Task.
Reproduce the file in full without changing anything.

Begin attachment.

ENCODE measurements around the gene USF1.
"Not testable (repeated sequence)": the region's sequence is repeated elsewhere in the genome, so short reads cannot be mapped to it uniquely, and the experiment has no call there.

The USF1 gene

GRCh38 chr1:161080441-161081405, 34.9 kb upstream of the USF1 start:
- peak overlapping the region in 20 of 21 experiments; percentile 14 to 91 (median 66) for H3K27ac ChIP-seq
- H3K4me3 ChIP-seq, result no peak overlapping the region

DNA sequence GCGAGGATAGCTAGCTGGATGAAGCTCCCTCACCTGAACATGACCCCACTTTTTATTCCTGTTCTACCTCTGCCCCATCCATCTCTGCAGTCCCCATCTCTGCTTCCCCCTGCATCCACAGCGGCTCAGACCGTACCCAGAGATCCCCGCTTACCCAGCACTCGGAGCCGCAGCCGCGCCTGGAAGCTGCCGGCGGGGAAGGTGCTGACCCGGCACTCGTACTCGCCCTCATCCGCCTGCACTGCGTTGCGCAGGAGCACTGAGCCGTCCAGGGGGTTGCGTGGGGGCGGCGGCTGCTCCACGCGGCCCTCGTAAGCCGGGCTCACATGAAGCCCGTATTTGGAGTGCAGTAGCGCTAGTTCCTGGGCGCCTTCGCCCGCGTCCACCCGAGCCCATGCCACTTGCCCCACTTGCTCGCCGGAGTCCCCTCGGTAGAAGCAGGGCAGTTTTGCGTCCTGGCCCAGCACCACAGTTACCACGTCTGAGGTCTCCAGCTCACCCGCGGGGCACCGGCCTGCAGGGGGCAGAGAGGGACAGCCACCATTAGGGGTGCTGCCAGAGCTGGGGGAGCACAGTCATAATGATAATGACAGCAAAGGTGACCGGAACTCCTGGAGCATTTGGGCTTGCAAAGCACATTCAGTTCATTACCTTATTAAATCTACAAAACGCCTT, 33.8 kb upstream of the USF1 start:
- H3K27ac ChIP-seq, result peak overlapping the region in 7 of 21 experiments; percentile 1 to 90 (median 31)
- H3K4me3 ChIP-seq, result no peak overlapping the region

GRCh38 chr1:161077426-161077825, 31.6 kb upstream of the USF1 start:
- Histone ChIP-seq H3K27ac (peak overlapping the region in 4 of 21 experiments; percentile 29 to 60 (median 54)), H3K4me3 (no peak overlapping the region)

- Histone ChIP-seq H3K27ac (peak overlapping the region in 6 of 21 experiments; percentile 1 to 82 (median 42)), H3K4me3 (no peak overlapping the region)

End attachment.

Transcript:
ENCODE measurements around the gene USF1.
"Not testable (repeated sequence)": the region's sequence is repeated elsewhere in the genome, so short reads cannot be mapped to it uniquely, and the experiment has no call there.

The USF1 gene

GRCh38 chr1:161080441-161081405, 34.9 kb upstream of the USF1 start:
- peak overlapping the region in 20 of 21 experiments; percentile 14 to 91 (median 66) for H3K27ac ChIP-seq
- H3K4me3 ChIP-seq, result no peak overlapping the region

DNA sequence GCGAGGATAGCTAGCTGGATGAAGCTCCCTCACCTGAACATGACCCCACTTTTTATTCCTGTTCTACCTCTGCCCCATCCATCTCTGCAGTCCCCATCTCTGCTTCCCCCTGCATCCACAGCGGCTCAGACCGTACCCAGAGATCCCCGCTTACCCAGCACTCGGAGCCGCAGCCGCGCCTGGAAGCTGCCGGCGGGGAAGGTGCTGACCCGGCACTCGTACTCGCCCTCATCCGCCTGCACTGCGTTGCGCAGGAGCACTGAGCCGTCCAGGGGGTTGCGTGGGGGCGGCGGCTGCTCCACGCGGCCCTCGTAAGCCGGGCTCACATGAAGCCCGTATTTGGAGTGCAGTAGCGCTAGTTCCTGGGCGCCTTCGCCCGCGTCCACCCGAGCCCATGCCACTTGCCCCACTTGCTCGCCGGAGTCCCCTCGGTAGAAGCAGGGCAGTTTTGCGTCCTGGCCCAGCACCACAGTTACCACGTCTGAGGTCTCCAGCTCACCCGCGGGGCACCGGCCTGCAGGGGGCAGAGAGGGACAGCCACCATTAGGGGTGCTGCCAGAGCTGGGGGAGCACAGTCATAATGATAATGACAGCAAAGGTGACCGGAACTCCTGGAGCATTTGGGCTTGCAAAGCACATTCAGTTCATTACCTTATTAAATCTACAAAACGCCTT, 33.8 kb upstream of the USF1 start:
- H3K27ac ChIP-seq, result peak overlapping the region in 7 of 21 experiments; percentile 1 to 90 (median 31)
- H3K4me3 ChIP-seq, result no peak overlapping the region

GRCh38 chr1:161077426-161077825, 31.6 kb upstream of the USF1 start:
- Histone ChIP-seq H3K27ac (peak overlapping the region in 4 of 21 experiments; percentile 29 to 60 (median 54)), H3K4me3 (no peak overlapping the region)

- Histone ChIP-seq H3K27ac (peak overlapping the region in 6 of 21 experiments; percentile 1 to 82 (median 42)), H3K4me3 (no peak overlapping the region)